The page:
"Quantum algorithims"

Последнее изменение: 06/10/2020 05:09:48

Aim, scope, and prrequisites: The aim of this mini-course is to introduce basic quantum algorithms in an accessible but mathematically rigorous manner. As prerequisites, we assume the audience’s acquaintance with basic notions and results of the theory of unitary and Hermitian (self-conjugate) operators in finite-dimensional Hilbert spaces. No previous knowledge of quantum mechanics is required.

Literature: The course is based on the textbook "An Introduction to Quantum Computing Algorithms" by Arthur Pittenger (Birkhäuser, 2000).

Some materials (e.g., proof details) and useful links will be placed here after each lecture.

Lecture 1: The Stern-Gerlach experiment and the matrix formalism of quantum mechanics

The content of the lecture roughly corresponds to Chapter 1 of Pittenger's textbook.

We started with a simplified but accurate in large description of the Stern-Gerlach experiment of 1922. The choice is caused by the following reasons:

  • the experiment is easy to explain;
  • its results are counterintuitive and cannot be reasonably explained from the viewpoint of “classical” physics;
  • it reveals quantum effects (such as the noncommutativity) in a very explicit way.

Then we proceeded with presenting the matrix formalism of quantum mechanics. Finally, we returned to the Stern-Gerlach experiment and demonstrated how its results could be explained via the matrix formalism. We concluded with introducing the Dirac notation.

Scott Aaronson's presentation partly used in the lecture.

The original paper by Walther Gerlach und Otto Stern (in German!) - it is useful to have a look at it to see the difference between the real experiment and our simplified presentation. Also, I see a trace of historical irony in the authors' acknowledgement: they thank Einstein (as the Director of Kaiser Wilhelm Institute for Physics) for providing a crucial piece of equipment used for the experiment, and as it is well known, Einstein opposed quantum mechanics, even though he was awarded the Nobel prize for his work on photoelectricity, which certainly was quantum mechanical.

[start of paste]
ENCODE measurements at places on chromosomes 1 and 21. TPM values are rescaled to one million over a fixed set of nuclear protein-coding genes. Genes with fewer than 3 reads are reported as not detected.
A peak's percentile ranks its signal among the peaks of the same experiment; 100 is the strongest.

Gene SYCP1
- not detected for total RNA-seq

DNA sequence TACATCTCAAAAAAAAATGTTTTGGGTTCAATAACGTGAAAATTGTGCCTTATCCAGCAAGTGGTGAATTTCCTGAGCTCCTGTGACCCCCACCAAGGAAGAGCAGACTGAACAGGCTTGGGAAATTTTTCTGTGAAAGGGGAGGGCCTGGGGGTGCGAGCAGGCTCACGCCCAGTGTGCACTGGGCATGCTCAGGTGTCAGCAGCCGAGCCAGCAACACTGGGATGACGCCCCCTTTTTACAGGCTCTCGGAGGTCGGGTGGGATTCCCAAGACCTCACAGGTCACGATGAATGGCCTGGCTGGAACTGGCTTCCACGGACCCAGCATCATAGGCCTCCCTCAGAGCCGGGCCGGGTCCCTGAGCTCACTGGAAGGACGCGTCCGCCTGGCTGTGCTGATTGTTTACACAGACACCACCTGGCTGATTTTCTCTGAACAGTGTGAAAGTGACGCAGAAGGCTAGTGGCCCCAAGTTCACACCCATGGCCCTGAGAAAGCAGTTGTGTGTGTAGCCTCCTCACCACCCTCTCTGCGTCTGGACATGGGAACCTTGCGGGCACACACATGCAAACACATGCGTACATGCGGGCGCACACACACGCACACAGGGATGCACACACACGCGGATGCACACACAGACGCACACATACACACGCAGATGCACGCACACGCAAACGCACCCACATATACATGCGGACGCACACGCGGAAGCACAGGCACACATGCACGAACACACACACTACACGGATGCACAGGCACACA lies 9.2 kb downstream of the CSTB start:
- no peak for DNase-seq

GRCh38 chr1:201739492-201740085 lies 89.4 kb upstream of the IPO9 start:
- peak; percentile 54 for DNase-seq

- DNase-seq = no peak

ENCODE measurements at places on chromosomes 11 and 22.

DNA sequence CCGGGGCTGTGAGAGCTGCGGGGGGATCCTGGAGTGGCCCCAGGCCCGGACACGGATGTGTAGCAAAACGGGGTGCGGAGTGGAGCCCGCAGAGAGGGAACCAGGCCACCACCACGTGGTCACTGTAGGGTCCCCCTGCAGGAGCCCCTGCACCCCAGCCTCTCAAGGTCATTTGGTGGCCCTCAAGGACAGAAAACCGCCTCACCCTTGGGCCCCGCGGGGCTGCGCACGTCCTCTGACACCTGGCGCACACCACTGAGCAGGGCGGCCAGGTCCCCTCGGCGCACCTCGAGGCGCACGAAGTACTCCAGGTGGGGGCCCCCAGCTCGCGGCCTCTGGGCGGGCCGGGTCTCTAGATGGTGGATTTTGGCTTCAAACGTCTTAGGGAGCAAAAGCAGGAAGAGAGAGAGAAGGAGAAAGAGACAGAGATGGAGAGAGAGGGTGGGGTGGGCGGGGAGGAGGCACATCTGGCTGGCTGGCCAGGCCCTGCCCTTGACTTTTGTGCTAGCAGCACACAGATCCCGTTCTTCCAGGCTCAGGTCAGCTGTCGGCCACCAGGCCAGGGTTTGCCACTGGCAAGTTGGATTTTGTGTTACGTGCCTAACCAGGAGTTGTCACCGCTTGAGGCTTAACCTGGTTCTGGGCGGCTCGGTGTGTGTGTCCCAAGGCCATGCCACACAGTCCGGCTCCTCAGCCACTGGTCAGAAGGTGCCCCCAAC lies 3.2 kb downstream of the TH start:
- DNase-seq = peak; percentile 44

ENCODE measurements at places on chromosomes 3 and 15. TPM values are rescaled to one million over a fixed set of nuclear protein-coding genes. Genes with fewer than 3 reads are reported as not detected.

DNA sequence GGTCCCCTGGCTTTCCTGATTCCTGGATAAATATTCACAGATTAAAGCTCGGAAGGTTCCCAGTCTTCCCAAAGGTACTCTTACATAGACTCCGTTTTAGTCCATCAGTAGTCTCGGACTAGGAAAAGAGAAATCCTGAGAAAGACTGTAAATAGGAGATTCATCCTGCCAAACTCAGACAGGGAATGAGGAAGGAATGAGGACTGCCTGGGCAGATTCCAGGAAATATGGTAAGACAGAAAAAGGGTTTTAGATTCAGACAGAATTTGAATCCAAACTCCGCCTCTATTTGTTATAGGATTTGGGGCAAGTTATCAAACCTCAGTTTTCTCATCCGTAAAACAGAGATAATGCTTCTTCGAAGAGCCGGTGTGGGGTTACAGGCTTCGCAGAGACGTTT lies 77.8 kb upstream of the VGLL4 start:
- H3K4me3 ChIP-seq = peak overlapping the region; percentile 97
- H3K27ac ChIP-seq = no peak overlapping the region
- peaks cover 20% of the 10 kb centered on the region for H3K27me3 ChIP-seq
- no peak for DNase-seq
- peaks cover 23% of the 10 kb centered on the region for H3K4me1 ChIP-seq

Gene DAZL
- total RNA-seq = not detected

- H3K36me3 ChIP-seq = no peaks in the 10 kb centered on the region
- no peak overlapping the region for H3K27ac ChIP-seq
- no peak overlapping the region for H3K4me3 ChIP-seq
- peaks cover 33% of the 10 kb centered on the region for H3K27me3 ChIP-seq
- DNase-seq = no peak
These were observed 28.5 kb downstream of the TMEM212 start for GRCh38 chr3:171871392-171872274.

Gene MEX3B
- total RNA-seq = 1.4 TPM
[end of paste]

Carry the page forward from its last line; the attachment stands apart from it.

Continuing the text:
Wikipedia page about the Stern-Gerlach experiment is quite substantial and contains nice illustrations (partly used in the lecture).

Mathematical-Physical Dictionary
Finite-dimensional Hilbert space H Quantum system
Non-negative operator R on H with trace 1 State of the system
Self-conjugate operator A on H Observable
Eigenvalues of A Possible results of observation
tr(RA) Expected result after an observation of A in the state R
Unitary operator on H Transformation of the system

Proofs for some claims made in the lecture

Lecture 2: The Deutsch and Deutsch-Jozsa algorithms

The lecture included the material in Section 3.1 of Pittenger's textbook but provided more details.

We started with recalling the concepts of the tensor product of Hilbert spaces and Kronecker (tensor) product of matrices. We also introduced the Hadamard transform.

The original paper by David Deutsch of 1985

The original paper by David Deutsch and Richard Jozsa of 1992

Lecture 3: The Simon and Grover algorithms

Lecture 4: Shor's factorization algorithm

Lecture 5: Quantum teleportation